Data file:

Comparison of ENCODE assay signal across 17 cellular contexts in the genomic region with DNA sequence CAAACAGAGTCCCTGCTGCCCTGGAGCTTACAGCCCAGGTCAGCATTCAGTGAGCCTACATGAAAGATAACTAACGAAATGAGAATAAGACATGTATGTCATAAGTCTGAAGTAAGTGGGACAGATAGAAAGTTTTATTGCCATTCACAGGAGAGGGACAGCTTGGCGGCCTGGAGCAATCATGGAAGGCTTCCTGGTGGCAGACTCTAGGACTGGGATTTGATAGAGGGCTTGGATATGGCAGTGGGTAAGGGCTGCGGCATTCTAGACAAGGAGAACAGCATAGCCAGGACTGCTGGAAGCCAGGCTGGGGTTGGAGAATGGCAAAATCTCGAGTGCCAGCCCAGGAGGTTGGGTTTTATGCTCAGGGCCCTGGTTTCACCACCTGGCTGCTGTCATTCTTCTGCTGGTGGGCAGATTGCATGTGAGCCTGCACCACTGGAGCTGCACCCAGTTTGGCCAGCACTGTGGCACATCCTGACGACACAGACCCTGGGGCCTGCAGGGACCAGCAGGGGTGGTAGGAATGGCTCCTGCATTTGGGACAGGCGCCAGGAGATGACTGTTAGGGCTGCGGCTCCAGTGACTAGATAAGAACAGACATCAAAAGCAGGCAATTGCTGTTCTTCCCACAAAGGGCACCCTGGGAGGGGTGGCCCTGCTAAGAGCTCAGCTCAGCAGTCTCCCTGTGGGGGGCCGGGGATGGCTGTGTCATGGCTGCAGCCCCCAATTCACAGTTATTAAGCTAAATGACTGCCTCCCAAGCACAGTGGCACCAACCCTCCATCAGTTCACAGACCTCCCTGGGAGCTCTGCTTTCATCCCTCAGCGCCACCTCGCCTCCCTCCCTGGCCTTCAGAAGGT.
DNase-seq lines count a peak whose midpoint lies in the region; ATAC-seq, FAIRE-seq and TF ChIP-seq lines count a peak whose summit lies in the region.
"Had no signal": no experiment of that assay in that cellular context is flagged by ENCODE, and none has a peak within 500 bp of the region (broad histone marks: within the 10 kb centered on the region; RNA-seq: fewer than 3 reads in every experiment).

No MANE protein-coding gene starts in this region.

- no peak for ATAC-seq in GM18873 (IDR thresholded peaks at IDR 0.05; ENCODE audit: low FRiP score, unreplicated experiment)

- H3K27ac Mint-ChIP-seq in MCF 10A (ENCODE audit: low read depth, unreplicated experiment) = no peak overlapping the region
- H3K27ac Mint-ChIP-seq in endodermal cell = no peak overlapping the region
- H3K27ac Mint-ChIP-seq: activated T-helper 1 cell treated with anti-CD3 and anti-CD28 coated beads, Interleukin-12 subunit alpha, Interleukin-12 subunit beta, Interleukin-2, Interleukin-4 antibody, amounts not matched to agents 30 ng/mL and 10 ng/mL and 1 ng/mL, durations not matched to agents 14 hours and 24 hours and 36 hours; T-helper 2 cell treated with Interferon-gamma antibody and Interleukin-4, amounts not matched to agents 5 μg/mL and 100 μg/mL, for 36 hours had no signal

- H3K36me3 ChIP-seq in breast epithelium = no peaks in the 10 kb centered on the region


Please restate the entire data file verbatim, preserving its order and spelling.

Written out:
Comparison of ENCODE assay signal across 17 cellular contexts in the genomic region with DNA sequence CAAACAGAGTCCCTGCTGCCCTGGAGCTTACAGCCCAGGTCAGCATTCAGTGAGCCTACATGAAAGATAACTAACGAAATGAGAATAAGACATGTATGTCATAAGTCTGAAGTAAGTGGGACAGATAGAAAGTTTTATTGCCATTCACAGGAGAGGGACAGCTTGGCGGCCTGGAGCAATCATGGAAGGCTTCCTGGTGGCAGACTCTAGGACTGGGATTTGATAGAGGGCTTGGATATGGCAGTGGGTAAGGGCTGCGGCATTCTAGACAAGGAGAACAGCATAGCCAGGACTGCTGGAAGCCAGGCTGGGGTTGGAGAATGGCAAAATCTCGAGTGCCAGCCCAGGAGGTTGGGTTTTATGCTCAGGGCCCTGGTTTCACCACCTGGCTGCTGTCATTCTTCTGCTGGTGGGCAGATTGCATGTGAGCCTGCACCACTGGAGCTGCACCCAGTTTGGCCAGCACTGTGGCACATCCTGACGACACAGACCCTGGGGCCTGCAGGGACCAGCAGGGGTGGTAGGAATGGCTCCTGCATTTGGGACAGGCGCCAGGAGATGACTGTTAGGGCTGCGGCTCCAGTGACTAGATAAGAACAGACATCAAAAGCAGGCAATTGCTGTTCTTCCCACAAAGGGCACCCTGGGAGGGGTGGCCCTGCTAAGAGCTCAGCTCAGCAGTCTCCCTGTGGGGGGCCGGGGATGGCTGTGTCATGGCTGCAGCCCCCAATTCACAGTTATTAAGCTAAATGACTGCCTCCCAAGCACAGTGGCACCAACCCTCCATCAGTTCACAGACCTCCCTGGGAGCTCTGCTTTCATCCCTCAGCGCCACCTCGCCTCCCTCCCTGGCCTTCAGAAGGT.
DNase-seq lines count a peak whose midpoint lies in the region; ATAC-seq, FAIRE-seq and TF ChIP-seq lines count a peak whose summit lies in the region.
"Had no signal": no experiment of that assay in that cellular context is flagged by ENCODE, and none has a peak within 500 bp of the region (broad histone marks: within the 10 kb centered on the region; RNA-seq: fewer than 3 reads in every experiment).

No MANE protein-coding gene starts in this region.

- no peak for ATAC-seq in GM18873 (IDR thresholded peaks at IDR 0.05; ENCODE audit: low FRiP score, unreplicated experiment)

- H3K27ac Mint-ChIP-seq in MCF 10A (ENCODE audit: low read depth, unreplicated experiment) = no peak overlapping the region
- H3K27ac Mint-ChIP-seq in endodermal cell = no peak overlapping the region
- H3K27ac Mint-ChIP-seq: activated T-helper 1 cell treated with anti-CD3 and anti-CD28 coated beads, Interleukin-12 subunit alpha, Interleukin-12 subunit beta, Interleukin-2, Interleukin-4 antibody, amounts not matched to agents 30 ng/mL and 10 ng/mL and 1 ng/mL, durations not matched to agents 14 hours and 24 hours and 36 hours; T-helper 2 cell treated with Interferon-gamma antibody and Interleukin-4, amounts not matched to agents 5 μg/mL and 100 μg/mL, for 36 hours had no signal

- H3K36me3 ChIP-seq in breast epithelium = no peaks in the 10 kb centered on the region